Saira Wasim

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2010 interview with painter Saira Wasim by Jeremy Adkins


A Divine Comedy of Errors: Political Paintings by Saira Wasim

Paradoxes of Genre: the Epic Miniature

Teeming with figures captured in mid-action, paintings by Saira Wasim present grand narratives. If it weren’t for their petite size and two-dimensionality, they might be mistaken for Greek mythology, Baroque opera, epic film, or other monumental genres. Yet, these small paintings represent a singular creation, one that transcends any individual medium or genre. In Wasim’s hands, the centuries-old format of the miniature painting has been transformed into a stage for human drama, a jam-packed cinematic space that approaches the grandeur of Cecil B. DeMille and the glamour of Bollywood. Like the protagonists of such grand genres, Wasim’s characters gesticulate, prance, shoot, and fly in majestic style. They laugh and boast in hideous fashion, and morph into grotesque hybrid creatures that hint at transcendent themes of good and evil.

By conflating myriad genres, Wasim has invented a visual oxymoron: the epic miniature. The grace and power of this peculiar oeuvre rests in its capacity to embrace the extremes of scale, both literally and conceptually. For instance, within a given painting, ten centimeters may host a bustling crowd of characters, each depicted in fierce detail; and yet, those tiny elements suggest a whole universe beyond the picture’s frame. Tricks of scale render each element within the painting large and small at once. The human body, in particular, becomes both magnificent and trivial. Though Wasim may pose figures in statuesque gestures, or raise their bodies onto marble pedestals and celestial vehicles, she simultaneously grounds the body in mortal existence by carefully articulating the base elements of the flesh. Virtuoso details invite us to examine world leaders through close-up views of their nose hairs, fingernails, and sagging jowls.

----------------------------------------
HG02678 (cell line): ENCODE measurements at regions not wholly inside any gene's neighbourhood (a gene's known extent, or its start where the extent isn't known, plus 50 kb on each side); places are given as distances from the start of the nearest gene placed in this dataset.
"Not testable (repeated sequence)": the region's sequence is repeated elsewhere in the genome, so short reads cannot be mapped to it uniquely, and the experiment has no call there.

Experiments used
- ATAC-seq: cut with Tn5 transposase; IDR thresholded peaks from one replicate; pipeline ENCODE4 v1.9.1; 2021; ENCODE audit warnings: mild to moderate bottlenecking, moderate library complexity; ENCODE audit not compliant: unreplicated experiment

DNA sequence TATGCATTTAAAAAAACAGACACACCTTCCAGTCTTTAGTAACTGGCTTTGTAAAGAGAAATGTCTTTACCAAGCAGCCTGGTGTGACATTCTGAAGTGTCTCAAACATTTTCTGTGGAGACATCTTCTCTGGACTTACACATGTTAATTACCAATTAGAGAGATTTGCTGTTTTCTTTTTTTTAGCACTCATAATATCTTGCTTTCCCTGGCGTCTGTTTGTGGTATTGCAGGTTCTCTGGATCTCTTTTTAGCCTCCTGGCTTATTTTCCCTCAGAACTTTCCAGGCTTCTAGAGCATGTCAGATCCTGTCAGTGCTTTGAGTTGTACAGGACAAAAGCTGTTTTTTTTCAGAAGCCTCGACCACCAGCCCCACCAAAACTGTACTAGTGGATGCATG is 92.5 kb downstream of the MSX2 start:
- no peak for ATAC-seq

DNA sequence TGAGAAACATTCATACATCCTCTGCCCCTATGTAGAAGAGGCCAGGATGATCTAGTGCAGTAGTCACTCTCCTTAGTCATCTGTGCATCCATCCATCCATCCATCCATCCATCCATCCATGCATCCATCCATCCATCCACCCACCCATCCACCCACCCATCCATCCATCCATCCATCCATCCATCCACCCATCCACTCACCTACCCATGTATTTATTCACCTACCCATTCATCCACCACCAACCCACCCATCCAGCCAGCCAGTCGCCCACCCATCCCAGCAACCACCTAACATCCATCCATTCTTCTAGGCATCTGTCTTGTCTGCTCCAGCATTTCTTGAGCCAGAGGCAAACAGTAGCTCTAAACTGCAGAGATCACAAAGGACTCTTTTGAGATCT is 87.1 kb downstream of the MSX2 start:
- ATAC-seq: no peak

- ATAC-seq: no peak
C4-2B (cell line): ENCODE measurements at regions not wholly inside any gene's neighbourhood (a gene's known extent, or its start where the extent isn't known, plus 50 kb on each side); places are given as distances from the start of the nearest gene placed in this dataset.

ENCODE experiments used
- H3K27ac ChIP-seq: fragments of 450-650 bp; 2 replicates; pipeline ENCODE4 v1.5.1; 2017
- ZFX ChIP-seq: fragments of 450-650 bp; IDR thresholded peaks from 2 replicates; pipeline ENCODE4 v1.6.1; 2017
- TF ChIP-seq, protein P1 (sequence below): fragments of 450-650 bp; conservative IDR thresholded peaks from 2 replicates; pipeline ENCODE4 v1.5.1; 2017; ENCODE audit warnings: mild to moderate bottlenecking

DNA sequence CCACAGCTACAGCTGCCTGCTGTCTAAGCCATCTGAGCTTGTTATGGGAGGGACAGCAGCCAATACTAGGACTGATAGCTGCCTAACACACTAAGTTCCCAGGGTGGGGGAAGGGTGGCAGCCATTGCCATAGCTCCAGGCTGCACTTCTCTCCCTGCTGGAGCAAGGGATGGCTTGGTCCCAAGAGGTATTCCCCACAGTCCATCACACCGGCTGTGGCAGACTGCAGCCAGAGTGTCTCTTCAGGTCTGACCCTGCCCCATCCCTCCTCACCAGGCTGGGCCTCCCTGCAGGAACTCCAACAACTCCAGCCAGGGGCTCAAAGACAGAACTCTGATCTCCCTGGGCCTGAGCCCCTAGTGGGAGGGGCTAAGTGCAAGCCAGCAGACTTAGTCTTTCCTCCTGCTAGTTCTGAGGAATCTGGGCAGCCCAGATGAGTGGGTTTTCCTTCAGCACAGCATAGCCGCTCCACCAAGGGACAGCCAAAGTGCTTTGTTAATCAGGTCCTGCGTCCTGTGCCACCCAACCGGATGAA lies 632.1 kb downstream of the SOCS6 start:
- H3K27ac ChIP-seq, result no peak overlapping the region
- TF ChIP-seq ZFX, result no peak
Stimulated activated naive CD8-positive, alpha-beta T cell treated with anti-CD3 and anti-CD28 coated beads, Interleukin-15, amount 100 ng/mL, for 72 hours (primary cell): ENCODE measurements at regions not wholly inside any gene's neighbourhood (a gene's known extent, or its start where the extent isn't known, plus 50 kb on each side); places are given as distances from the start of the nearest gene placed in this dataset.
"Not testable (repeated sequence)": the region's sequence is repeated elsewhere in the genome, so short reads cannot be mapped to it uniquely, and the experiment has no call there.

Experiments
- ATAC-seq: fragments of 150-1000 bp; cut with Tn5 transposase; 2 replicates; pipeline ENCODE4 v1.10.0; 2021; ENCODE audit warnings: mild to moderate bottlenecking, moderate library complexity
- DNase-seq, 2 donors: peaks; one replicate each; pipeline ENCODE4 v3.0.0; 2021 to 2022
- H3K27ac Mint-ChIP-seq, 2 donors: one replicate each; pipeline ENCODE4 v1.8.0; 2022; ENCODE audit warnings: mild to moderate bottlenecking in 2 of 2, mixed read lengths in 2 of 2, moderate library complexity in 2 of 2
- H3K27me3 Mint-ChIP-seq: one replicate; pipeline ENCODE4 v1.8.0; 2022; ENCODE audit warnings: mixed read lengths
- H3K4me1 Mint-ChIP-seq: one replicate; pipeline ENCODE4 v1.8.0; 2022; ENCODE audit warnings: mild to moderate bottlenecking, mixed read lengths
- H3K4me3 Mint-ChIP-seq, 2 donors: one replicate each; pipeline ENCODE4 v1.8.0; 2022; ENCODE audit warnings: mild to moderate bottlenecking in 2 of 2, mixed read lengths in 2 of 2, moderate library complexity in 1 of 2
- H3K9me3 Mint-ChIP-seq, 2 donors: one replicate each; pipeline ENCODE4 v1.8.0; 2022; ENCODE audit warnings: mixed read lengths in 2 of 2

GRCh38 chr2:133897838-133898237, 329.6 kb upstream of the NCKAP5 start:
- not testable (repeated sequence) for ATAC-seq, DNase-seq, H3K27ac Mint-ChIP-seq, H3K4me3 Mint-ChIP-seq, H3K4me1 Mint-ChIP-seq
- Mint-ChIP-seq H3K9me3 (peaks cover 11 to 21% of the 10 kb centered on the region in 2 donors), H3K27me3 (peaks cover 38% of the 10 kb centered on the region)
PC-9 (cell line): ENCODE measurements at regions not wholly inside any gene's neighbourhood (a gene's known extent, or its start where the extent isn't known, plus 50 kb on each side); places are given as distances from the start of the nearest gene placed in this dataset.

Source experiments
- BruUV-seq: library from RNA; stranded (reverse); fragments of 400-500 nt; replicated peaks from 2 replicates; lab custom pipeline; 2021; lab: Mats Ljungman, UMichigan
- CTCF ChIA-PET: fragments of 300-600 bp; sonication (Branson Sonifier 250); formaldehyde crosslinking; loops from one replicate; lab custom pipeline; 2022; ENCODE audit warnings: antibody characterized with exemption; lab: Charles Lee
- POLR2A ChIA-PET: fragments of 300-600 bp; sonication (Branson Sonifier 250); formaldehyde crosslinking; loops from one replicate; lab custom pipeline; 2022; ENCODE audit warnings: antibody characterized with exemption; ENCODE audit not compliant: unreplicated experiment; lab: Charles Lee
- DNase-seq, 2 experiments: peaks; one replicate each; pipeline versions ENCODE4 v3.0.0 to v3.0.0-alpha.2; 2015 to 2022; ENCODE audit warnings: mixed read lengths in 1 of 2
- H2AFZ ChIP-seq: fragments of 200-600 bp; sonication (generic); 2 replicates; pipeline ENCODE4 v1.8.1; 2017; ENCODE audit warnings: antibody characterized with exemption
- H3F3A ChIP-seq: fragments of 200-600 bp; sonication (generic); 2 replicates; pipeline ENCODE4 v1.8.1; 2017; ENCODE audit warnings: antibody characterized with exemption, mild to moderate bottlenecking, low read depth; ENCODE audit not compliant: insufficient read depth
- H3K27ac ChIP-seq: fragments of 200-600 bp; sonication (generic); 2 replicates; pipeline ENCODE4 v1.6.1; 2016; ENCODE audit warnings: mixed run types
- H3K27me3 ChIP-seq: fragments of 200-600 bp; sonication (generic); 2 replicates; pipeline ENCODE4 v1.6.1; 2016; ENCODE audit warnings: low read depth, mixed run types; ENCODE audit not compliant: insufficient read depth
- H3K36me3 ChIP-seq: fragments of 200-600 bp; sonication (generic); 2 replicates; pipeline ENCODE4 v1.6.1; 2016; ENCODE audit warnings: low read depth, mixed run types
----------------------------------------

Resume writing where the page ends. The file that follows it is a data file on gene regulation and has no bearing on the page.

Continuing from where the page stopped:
Depicted thus, in all its grandeur and microcosmic frailty, the global condition begs for pathos rather than rage. While Wasim’s bravado color and dramatic imagery convey the gravity of our socio-political ills, her tiny caricatures solicit mercy for a world gone bad. Portraits of gluttonous power brokers, weak-willed political pawns, and hard-edged terrorists bear a humanist mark, as if violence, hubris, and greed were signs of deep human frailty. In the artist’s own soft-spoken words, her work sets forth a “humble plea” for social and political reform.
Wasim’s prolific use of allegory – the staple of her Mughal, Renaissance, and contemporary political sources – serves her work well, providing a weighty counterpart to the levity of brightly colored details and seemingly flippant caricatures. Concealed by the meticulous detailing and technical virtuosity of her pictures, allegorical imagery bears a myriad of darker truths.

It is these ironies – the devastating truths behind the celebratory veneers and fear mongering of the post-9/11 world – that Wasim presents for us in her tragic-comic paintings. The contradictions of scale intrinsic to her epic miniatures serve us well in a time of need, bearing witness to tragedies both personal and Dantean in scope. Her pictures chronicle our age, offering a spectrum of insights. If we look closely, they bear myriad gifts – not only tragedy and criticism, but also empathy, comic relief, and perhaps even hope.